Texas House Candidate Indicted for Excessive Force Amidst Early Voting

2020 protest
Police and protesters clashing at the Austin Police Department headquarters on May 30, 2020. | Image by Jay Janner / American-Statesman

Nineteen Austin Police officers were indicted by Travis County grand jurors on February 17 for their alleged use of excessive force during the 2020 protests that resulted from the death of George Floyd.

Republican candidate for the Texas House of Representatives, Officer Justin Berry, is among the officers indicted. However, the timing of the indictments, just two weeks before the March 1 Republican primary, has led to questions about the true motivations for the charges.

“This has nothing to do with justice, has nothing to do with any wrongdoing,” Berry told Fox News. “This is simply about politics and a political agenda that has taken place with these radical liberal district attorneys.”

Berry criticized Travis County District Attorney José Garza for pursuing the indictments now, when the alleged crimes had taken place in 2020.

“He’s had two years to go through and move forward with this, but he waits till right now, waits until a primary that’s taking place,” Berry said. “I’m not gonna be intimidated by that.”

Garza was elected into office in 2020 as a member of the Democratic Socialists of America party. A central tenet of his campaign was holding police officers accountable for misconduct.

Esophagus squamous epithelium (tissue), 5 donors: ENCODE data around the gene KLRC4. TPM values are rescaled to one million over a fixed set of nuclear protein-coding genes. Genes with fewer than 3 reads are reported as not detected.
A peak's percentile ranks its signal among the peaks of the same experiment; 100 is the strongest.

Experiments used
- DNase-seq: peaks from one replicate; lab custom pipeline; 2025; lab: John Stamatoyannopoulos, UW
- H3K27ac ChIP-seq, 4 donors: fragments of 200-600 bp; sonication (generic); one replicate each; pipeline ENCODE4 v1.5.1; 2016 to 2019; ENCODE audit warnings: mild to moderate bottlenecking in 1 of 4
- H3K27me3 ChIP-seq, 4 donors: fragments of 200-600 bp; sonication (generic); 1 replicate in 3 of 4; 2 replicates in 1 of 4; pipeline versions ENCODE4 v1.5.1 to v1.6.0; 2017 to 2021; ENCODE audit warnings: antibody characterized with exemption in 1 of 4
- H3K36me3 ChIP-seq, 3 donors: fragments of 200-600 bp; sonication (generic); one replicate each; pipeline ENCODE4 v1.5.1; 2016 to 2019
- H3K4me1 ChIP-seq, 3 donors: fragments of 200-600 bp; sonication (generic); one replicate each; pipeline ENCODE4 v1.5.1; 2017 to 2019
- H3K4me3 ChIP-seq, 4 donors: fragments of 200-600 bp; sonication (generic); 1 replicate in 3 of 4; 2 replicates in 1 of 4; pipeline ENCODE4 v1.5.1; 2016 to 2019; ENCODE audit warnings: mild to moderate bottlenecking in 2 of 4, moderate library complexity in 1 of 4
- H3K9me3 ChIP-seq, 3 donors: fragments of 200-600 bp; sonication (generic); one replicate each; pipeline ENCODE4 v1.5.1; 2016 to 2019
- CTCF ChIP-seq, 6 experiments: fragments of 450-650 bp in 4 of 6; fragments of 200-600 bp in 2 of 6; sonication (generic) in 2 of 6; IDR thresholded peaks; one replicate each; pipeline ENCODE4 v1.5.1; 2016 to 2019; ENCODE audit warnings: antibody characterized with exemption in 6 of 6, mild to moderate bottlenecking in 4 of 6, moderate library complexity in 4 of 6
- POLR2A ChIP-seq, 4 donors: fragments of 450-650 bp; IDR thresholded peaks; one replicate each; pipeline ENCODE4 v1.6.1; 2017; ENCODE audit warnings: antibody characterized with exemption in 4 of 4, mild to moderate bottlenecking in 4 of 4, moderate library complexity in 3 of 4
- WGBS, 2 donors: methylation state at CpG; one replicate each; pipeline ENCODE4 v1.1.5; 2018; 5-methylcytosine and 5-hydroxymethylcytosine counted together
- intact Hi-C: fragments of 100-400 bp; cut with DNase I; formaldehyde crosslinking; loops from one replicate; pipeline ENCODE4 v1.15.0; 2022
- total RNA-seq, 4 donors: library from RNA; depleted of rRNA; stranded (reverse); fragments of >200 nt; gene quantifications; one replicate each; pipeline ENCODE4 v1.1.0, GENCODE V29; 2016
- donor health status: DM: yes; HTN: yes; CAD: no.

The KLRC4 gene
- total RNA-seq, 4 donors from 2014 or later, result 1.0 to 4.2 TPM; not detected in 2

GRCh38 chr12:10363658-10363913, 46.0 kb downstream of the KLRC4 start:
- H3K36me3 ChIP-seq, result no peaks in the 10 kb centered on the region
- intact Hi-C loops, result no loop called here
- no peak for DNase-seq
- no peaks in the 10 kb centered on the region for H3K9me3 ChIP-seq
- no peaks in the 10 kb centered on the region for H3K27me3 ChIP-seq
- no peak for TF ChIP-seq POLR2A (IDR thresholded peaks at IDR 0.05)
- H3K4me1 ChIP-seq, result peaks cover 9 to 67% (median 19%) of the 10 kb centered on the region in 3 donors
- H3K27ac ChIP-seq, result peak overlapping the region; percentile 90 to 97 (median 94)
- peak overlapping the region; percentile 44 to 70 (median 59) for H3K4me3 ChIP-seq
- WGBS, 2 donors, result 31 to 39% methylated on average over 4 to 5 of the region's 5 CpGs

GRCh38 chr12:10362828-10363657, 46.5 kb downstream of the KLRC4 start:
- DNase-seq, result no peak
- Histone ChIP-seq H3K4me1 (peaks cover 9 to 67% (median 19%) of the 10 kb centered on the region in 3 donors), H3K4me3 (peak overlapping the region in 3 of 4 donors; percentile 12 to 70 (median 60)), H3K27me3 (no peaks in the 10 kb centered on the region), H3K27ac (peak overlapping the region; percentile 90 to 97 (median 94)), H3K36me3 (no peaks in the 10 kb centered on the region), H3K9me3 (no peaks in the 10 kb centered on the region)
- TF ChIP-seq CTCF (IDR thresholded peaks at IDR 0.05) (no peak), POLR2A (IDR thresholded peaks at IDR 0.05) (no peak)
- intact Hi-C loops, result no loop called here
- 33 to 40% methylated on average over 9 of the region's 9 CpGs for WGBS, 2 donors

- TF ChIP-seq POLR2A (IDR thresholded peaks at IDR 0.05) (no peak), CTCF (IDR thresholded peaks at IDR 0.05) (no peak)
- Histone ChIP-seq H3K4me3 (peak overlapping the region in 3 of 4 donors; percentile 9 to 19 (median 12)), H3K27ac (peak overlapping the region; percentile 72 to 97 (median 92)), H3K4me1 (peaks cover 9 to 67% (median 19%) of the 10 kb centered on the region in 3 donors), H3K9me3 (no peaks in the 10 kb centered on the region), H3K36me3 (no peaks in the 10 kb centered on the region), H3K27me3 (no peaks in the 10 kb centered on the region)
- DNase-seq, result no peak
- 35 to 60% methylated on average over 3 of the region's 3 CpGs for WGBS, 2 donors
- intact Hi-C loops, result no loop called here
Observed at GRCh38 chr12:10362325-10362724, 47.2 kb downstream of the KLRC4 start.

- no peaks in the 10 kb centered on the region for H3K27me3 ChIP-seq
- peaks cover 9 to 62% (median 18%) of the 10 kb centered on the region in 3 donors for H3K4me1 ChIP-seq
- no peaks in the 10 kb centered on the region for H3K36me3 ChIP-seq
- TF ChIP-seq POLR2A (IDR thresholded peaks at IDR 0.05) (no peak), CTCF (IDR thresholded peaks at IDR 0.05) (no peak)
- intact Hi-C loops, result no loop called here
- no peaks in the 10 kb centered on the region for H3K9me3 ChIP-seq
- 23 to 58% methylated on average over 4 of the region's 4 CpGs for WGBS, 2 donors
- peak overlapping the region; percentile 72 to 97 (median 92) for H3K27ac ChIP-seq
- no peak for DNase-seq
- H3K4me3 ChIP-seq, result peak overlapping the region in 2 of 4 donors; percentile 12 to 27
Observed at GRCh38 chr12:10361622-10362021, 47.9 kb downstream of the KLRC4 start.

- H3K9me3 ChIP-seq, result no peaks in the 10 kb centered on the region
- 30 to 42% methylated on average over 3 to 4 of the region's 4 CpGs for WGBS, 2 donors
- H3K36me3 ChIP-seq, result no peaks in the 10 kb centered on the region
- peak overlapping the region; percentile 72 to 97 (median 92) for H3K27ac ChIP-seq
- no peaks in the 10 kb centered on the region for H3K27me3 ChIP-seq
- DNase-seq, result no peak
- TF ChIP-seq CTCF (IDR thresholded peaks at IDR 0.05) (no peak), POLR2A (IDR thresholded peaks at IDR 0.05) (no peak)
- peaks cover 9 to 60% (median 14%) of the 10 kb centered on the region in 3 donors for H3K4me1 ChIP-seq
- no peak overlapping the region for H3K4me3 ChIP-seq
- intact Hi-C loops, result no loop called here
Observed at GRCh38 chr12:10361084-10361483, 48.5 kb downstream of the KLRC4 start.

Berry said Garza “demonizes police” and “demands that police abandon their oaths.”

“DA Garza promised in his campaign to go after law enforcement officials even when they are risking their lives protecting Austin from being burnt to the ground,” Berry said. “He is keeping that deadly promise.”

During the summer of 2020, thousands of people protested in the streets and highways of Austin after George Floyd’s death. Protesters clashed with the police on numerous occasions. Videos showed protesters throwing water bottles and rocks at police. Some officers were injured, and patrol cars were damaged.

Videos also showed police firing beanbag rounds into crowds of people, which seriously injured some protesters. The Austin City Council voted unanimously last week to pay $10 million to two protesters who were seriously injured by bean bag rounds.